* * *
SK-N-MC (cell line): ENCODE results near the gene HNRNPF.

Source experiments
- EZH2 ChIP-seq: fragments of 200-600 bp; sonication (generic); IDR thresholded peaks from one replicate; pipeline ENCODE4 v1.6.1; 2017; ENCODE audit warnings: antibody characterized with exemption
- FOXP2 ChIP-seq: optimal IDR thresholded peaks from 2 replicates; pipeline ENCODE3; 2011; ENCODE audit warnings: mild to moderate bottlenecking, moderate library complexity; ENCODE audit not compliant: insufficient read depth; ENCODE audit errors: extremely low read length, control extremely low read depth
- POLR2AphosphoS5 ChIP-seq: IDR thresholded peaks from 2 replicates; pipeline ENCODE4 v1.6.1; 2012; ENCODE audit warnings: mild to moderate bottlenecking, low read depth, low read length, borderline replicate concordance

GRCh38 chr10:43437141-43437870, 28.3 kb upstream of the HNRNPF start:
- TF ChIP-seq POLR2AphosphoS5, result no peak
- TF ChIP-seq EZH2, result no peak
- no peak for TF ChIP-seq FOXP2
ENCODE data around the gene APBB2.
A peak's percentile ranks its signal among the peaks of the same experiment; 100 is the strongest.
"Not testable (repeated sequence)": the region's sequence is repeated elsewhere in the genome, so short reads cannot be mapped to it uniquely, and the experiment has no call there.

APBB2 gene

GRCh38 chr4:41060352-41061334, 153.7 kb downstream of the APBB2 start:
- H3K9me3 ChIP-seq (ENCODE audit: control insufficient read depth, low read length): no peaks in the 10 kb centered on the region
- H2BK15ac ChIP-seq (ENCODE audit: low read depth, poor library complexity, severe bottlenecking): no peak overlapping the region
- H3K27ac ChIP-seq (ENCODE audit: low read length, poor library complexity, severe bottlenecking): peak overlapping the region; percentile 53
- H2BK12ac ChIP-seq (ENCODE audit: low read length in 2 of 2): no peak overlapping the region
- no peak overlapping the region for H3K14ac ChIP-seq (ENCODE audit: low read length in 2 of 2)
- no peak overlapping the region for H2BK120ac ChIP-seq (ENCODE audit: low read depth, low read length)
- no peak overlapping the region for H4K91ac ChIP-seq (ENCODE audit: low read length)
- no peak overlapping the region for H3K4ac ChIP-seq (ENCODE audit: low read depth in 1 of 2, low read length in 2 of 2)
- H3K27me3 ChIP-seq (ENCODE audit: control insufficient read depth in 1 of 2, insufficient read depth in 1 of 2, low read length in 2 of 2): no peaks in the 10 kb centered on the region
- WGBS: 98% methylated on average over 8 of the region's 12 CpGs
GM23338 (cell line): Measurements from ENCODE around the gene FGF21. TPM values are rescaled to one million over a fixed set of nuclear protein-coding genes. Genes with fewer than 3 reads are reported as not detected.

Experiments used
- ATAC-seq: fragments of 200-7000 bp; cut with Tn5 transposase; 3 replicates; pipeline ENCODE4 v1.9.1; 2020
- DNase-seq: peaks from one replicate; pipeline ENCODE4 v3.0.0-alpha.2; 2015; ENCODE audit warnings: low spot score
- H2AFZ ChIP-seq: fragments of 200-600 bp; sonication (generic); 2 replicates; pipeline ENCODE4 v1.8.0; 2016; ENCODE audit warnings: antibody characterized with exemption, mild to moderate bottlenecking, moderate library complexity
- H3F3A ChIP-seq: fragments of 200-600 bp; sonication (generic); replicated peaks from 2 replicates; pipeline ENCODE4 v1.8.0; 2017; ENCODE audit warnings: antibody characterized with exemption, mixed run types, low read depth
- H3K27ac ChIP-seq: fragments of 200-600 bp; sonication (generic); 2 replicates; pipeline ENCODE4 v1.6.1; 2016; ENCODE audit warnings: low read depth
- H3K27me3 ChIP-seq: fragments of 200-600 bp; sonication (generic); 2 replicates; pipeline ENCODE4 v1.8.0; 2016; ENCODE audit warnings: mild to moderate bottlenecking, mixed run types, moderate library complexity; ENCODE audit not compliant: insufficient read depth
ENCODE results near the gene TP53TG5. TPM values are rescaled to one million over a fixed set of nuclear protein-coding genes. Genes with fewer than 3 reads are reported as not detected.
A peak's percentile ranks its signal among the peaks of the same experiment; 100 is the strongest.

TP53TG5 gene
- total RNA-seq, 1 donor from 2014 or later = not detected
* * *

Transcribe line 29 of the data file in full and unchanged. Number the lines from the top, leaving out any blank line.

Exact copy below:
- H2AFZ ChIP-seq: fragments of 200-600 bp; sonication (generic); 2 replicates; pipeline ENCODE4 v1.8.0; 2016; ENCODE audit warnings: antibody characterized with exemption, mild to moderate bottlenecking, moderate library complexity